Versioning Golang Dependencies

23 May 2014

A big beef I had in the past with go was the apparent lack of tools to manage your go environment. Pretty much the experience out of the box was to install packages globally (well user globally) which makes it hard to share code, hard to automate, and generally makes maintenance a pain.


The go command is the supplied way to fetch, build, andinstall packages and commands. It relies on an environment variable named GOPATH to know where to install dependencies. Normally the GOPATH is set to your home folder. This will work but ends up being a problem as multiple projects will all store their dependencies there.

Luckily this has been solved for us. GVP is a tool that will create a workspace specific to our project that can be used to vendor our dependencies.

//Create a .godeps folder as a workspace
$ gvp init

//Activate the workspace
//Modifies GOPATH, GOBIN and PATH to use the .godeps
$ source gvp in

//Deactivate the workspace
//Restores the previous GOPATH, GOBIN and PATH.
$ source gvp out

The .godeps folder will be where all depencies will be installed. This is very similar to vendoring in Ruby, or virtualenv in Python. You should NOT check the .godeps folder into your source repository.

Go Dependencies

Go depencies are really just copies of git repositories. Unfortunately, the go get command will only pull the master branch of a git repository. This means that any dependency really should be checked in with your source code so that you don't end up with different environments having different versions of dependencies.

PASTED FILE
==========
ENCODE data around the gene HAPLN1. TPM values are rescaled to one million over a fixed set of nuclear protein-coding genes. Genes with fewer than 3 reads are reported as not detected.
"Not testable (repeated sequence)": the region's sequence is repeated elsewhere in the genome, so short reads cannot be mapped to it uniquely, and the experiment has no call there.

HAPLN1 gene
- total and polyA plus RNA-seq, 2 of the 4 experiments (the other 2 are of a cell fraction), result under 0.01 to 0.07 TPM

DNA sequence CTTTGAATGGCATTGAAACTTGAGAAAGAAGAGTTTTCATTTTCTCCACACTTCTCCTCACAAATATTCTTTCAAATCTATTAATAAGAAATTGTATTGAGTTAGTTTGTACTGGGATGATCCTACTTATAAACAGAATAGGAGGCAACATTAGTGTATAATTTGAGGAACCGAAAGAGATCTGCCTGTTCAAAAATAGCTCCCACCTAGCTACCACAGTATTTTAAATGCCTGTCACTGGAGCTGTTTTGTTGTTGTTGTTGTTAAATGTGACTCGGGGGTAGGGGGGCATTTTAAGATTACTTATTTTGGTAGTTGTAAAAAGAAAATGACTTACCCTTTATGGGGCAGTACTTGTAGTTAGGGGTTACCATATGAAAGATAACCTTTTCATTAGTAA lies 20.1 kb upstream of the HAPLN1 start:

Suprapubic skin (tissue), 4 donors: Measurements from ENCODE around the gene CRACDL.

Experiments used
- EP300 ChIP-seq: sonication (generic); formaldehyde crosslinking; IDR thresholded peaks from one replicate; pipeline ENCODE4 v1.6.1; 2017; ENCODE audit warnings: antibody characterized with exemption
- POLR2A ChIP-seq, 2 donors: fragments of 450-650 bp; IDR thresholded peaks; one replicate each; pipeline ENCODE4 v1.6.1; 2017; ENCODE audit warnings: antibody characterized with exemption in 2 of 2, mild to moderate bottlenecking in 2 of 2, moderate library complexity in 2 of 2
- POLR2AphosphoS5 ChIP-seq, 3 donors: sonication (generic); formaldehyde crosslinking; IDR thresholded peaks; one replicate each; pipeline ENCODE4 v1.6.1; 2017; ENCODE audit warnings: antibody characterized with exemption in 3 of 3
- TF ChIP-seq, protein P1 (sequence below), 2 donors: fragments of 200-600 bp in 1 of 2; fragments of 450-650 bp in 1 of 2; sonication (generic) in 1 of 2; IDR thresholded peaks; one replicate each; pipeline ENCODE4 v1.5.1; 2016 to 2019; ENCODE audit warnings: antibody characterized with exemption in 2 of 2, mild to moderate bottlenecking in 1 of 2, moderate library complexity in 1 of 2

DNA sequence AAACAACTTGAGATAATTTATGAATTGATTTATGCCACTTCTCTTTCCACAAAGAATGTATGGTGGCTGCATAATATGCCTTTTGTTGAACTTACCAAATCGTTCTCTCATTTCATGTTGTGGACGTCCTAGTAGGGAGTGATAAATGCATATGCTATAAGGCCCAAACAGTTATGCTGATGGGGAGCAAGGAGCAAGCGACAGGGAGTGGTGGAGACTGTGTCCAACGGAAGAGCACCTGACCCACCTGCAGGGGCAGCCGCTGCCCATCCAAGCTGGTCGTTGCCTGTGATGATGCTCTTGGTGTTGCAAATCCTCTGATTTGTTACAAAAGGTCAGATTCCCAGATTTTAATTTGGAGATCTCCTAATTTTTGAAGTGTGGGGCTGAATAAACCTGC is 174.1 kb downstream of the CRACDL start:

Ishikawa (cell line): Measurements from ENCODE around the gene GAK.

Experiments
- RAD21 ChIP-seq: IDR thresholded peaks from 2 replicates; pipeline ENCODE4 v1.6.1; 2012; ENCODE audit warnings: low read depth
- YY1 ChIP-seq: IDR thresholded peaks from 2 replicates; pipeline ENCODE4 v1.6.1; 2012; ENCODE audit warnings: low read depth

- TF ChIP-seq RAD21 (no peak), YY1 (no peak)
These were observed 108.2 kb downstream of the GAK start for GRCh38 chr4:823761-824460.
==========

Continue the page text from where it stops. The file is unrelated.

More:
This is what we're trying to avoid.

Fortunately, again, this has been solved for us.


One option is to use GPM. GPM is a command line package manager with ability to specify which commit you want from a dependency.

//Create a Godeps file
$ gpm init

//Setup your Godeps file
$ cat Godeps               v0.0.2         v1.02                     r2013.03.03   # Bazaar repositories are supported    ae081cd1d6cc  # And so are Mercurial ones

//install dependencies
$ gpm install
>> Getting package
>> Getting package
>> Getting package
>> Getting package
>> Setting to version v0.0.2
>> Setting to version v1.02
>> Setting to version ae081cd1d6cc
>> Setting to version r2013.03.03
>> All Done


Another similar option is to use Godep. Again, similar to the functionality of GPM. Godep also has the ability to validate the current version of go required for the package

//Create a Godeps file
$ ls .
Godeps    main.go

$ cat Godeps
    "ImportPath": "",
    "GoVersion": "go1.1.2",
    "Deps": [
            "ImportPath": "",
            "Rev": "28676070ab99"
            "ImportPath": "",
            "Rev": "3380ade90f8b0dfa3e363fd7d7e941fa857d0d13"

//install dependencies
$ godep get

//run go within godep sandbox
$ godep go

When to use these tools?

Both GPM and Godep eliminate the step of having to checkin copies of depencies, but this causes your packages to not be go getable anymore. So if you're writing a library, you really probably want to go the traditional route with regard to depencies. But if you're building a standalone app, then both GPM and Godep are perfect for reducing the source complexity of your application.

GVP will pretty much help in any application or library development and can be used in conjuction (or without) both GPM and Godep.

Things I've Learned